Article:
* Cardinal suggests single economic ministry with bank
* Vatican bank has embarrassed Church for decades
* Bank undergoing extensive reform over past year
By Philip Pullella
VATICAN CITY, Feb 19 Cardinals advising Pope
Francis on reforming Vatican finances gave him their proposals
on Wednesday with one suggesting a new central economic ministry
that would incorporate the Holy See's scandal-plagued bank.
An eight-member advisory board of cardinals from around the
world had concluded three days of meetings and reached its
conclusions, Vatican spokesman Father Federico Lombardi told
reporters at a briefing.
"They have formulated their proposals and now it will be up
to the pope to decide which direction to go, to decide what to
do," Lombardi said.
The board of cardinals heard reports from two commissions,
one on economic affairs in general and another specifically
about the Vatican's troubled bank, officially known as the
Institute for Works of Religion (IOR).
Francis has not ruled out closing the IOR altogether if it
cannot be reformed and has said he wants the Vatican to adhere
to international standards of financial transparency.
There have been suggestions that a new ministry may be set
up in the Vatican to deal with all of its financial matters,
which are now handled by the bank and several other departments.
Cardinal Oscar Rodriguez Maradiaga of Honduras, one of the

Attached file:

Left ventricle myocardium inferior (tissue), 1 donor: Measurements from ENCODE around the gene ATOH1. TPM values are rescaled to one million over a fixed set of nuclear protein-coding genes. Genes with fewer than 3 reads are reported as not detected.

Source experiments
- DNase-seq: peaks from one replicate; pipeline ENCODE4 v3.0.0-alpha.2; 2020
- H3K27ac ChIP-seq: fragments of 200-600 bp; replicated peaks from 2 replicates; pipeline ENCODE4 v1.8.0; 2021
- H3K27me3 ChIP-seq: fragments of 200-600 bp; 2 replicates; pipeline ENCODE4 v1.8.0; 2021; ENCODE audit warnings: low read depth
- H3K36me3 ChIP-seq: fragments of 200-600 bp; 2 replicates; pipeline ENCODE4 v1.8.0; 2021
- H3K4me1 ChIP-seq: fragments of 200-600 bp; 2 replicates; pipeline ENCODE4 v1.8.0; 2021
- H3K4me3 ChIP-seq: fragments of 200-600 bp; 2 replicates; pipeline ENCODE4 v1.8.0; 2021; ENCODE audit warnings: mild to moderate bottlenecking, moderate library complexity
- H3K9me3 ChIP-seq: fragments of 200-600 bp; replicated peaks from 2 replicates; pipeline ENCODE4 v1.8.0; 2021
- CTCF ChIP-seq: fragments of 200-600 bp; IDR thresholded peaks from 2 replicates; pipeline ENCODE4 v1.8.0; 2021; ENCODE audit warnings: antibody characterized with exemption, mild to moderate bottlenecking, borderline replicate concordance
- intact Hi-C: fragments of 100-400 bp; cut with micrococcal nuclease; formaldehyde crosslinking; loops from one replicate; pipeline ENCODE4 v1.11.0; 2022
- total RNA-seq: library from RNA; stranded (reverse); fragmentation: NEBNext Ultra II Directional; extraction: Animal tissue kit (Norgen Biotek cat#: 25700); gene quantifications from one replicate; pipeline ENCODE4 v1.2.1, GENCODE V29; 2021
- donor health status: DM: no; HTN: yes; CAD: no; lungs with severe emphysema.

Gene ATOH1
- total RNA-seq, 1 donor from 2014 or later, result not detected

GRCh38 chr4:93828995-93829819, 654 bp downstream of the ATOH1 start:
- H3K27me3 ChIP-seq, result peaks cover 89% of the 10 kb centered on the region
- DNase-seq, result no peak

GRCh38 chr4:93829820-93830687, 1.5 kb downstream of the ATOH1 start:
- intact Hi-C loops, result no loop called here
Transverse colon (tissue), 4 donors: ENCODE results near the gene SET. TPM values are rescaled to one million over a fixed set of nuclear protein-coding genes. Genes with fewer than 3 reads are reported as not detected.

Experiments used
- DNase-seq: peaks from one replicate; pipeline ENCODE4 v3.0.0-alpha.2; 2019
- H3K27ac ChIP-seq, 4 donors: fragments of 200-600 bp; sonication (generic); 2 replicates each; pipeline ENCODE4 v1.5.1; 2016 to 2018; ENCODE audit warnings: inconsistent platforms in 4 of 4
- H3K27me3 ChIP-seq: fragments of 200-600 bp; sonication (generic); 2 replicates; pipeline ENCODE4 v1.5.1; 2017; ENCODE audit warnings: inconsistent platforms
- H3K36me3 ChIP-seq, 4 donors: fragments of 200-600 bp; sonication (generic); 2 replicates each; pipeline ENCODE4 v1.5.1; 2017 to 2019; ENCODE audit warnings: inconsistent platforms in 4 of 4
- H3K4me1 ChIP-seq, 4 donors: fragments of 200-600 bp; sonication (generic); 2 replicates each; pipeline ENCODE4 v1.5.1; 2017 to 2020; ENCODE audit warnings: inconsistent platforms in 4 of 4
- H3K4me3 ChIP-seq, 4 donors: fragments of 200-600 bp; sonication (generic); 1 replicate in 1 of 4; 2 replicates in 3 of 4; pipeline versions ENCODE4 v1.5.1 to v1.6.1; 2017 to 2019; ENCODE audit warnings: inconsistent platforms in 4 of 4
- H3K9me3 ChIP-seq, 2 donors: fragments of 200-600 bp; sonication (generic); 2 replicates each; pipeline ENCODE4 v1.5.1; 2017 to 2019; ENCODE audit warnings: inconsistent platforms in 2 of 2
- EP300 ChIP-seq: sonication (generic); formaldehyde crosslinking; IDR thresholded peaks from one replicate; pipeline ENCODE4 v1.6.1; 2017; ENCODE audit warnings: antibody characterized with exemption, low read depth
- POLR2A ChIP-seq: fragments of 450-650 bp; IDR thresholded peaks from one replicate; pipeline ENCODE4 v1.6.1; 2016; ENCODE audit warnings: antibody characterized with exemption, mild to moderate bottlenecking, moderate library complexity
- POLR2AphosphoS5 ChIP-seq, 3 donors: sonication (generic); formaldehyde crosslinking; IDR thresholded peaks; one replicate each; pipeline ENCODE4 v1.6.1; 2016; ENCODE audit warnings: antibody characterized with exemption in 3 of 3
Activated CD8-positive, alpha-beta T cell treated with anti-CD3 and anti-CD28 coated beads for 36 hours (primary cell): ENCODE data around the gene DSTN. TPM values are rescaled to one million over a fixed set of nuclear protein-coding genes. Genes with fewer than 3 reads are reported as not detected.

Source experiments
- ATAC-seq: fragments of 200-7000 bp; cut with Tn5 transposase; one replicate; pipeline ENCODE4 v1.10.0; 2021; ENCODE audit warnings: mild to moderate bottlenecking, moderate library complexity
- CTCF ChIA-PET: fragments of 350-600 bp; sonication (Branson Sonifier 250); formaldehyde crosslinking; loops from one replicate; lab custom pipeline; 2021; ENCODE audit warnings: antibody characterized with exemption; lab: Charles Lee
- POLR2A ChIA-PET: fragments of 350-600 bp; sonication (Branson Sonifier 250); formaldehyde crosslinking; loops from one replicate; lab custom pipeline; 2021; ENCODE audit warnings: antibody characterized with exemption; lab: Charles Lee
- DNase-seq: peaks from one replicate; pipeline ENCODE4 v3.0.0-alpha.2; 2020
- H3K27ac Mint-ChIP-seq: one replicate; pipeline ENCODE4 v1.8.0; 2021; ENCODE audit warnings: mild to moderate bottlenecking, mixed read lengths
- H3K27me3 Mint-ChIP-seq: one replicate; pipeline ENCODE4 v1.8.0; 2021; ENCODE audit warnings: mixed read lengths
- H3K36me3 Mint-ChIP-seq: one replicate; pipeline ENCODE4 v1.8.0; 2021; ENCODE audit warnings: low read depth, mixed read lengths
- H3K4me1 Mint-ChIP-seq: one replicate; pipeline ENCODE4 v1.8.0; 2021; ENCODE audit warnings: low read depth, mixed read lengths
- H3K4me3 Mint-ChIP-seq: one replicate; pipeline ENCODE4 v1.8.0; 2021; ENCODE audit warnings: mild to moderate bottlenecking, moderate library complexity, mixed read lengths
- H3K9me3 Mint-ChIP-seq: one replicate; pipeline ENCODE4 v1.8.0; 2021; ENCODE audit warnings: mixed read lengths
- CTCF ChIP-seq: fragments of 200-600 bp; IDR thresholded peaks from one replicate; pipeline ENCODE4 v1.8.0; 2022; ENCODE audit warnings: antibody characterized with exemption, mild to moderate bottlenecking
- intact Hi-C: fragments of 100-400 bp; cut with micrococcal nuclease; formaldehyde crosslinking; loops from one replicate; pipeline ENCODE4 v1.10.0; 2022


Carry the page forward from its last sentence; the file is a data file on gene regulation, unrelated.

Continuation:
eight cardinals advising the pope, told the French Catholic
newspaper La Croix that he believed a "finance secretariat"
could be established.
"It's a very reasonable idea, and I think it is necessary to
be better organised," he said, listing the five Vatican
departments, including the IOR, which handle Holy See finances.
Lombardi said there would be no formal announcement on the
future of the bank or other Vatican financial departments until
the pope made his decision.
The eight cardinals from Italy, Chile, India, Germany,
Democratic Republic of Congo, the United States, Australia and
Honduras are advising Francis on how to reform the Curia, the
Vatican's often dysfunctional central administration.
Pope Francis has a packed week of meetings about reform with
top Church officials in Rome for ceremonies this Saturday when
the pope will create 19 new cardinals from around the world.
The bank has been embroiled in scandal several times in the
past decades. Italian magistrates are still investigating the
IOR's former managers on suspicion of money laundering, a charge
the Vatican denies.
In the past year, it has been undergoing massive structural
reforms under its new German-born president Ernst von Freyberg.
The IOR's stated mission is to serve Catholic institutions,
clerics, employees or former employees of Vatican City, and
embassies and diplomats accredited to the Holy See.
Under Freyberg, it has been closing accounts held by persons
or institutions outside those categories.
However, the bank has been misused by individuals entitled
to hold accounts.
One of the most notorious is Monsignor Nunzio Scarano, a
former Vatican prelate who worked in another Vatican department
for 22 years and had close ties to the bank.
Scarano is now on trial for an alleged plot to smuggle 20
million euros into Italy to help rich friends avoid taxes.
Currently under house arrest, Scarano is also at the centre
of another investigation in which he is charged with money
laundering through his accounts at the bank.
He says he was just trying to help friends who had given him
donations but magistrates reject his claims.
(Additional reporting by Tom Heneghan in Paris; Writing by
Philip Pullella; Editing by Tom Heneghan)